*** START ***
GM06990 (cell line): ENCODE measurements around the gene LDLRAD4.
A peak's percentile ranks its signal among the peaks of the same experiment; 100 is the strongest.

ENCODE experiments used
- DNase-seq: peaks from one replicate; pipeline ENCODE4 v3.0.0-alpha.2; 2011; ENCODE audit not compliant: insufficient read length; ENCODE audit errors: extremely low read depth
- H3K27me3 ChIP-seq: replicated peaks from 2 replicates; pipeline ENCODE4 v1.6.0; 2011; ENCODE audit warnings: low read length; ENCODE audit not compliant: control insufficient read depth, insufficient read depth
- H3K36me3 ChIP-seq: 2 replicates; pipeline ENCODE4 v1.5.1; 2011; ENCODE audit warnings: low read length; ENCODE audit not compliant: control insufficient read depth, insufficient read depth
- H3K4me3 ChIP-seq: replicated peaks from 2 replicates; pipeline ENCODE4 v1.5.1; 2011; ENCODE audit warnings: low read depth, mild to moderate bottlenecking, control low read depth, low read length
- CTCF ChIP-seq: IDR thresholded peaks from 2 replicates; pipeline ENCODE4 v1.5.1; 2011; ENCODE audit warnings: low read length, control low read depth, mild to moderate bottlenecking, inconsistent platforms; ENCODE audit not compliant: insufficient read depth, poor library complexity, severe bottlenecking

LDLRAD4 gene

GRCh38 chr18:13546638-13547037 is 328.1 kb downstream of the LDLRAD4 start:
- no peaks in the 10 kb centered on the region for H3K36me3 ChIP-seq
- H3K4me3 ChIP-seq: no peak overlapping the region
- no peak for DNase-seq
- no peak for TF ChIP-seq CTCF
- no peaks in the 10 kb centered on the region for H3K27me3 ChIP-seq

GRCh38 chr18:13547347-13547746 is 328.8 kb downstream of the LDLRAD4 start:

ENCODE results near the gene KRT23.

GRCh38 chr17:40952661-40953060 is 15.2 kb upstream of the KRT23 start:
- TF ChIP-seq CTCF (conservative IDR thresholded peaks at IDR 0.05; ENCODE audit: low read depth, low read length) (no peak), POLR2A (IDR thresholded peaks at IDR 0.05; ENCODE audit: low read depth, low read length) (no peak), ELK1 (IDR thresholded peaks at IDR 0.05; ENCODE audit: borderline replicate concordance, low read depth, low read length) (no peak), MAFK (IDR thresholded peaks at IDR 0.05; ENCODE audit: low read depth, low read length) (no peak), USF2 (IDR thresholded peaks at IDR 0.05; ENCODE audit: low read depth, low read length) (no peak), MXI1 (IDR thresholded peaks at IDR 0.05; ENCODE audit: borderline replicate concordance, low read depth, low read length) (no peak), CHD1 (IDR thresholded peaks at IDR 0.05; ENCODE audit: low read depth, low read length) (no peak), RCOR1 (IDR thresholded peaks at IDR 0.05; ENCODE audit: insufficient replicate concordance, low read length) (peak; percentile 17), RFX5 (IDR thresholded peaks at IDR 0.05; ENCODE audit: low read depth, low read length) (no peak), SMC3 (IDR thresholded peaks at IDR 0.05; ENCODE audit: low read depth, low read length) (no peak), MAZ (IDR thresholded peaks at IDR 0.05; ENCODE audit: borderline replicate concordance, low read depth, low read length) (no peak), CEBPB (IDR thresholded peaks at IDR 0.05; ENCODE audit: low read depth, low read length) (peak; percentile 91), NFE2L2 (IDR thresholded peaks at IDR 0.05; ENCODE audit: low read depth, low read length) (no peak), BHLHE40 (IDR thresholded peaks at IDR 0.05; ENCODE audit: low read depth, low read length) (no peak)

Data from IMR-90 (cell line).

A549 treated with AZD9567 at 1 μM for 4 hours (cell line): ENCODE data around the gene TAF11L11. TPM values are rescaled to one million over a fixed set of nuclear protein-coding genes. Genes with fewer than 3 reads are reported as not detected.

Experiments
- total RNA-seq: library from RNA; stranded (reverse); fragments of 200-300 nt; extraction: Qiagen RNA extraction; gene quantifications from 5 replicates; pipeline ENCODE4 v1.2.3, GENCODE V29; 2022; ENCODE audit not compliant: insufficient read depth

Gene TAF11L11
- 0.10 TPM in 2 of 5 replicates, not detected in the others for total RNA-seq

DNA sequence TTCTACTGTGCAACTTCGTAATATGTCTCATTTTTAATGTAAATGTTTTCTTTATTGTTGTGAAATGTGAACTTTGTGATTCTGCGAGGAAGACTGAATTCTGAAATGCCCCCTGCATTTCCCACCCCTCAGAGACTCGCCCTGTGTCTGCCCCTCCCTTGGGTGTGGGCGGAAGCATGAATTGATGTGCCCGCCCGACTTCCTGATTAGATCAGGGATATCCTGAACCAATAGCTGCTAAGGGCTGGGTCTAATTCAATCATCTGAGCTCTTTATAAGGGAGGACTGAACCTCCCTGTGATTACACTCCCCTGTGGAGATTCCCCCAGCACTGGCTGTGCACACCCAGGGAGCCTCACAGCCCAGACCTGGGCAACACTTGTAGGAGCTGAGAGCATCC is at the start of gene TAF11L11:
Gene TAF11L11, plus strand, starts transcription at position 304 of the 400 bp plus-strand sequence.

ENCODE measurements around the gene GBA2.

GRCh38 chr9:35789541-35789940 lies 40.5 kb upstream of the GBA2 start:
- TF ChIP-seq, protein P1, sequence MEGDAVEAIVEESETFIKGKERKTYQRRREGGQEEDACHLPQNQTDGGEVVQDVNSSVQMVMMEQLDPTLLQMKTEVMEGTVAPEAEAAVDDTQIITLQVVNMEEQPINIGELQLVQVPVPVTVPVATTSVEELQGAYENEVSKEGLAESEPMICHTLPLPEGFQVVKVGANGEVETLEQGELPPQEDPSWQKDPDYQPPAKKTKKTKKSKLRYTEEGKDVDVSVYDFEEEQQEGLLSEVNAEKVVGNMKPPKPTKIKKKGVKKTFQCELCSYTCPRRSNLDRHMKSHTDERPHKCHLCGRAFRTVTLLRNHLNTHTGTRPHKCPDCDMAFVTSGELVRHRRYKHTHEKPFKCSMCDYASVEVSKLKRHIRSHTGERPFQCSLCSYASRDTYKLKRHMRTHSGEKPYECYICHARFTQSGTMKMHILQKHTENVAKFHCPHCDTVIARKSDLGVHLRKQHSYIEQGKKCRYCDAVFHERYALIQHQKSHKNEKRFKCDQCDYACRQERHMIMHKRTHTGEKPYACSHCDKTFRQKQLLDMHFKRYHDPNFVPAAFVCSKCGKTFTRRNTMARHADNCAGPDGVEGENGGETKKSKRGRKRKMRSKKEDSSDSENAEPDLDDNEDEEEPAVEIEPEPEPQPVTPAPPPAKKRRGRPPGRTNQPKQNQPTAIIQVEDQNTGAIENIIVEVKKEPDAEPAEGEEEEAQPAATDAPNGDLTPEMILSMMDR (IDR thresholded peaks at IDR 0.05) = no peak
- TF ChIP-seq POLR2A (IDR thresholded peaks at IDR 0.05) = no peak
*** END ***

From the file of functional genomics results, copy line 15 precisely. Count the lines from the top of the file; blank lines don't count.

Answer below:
- no peaks in the 10 kb centered on the region for H3K27me3 ChIP-seq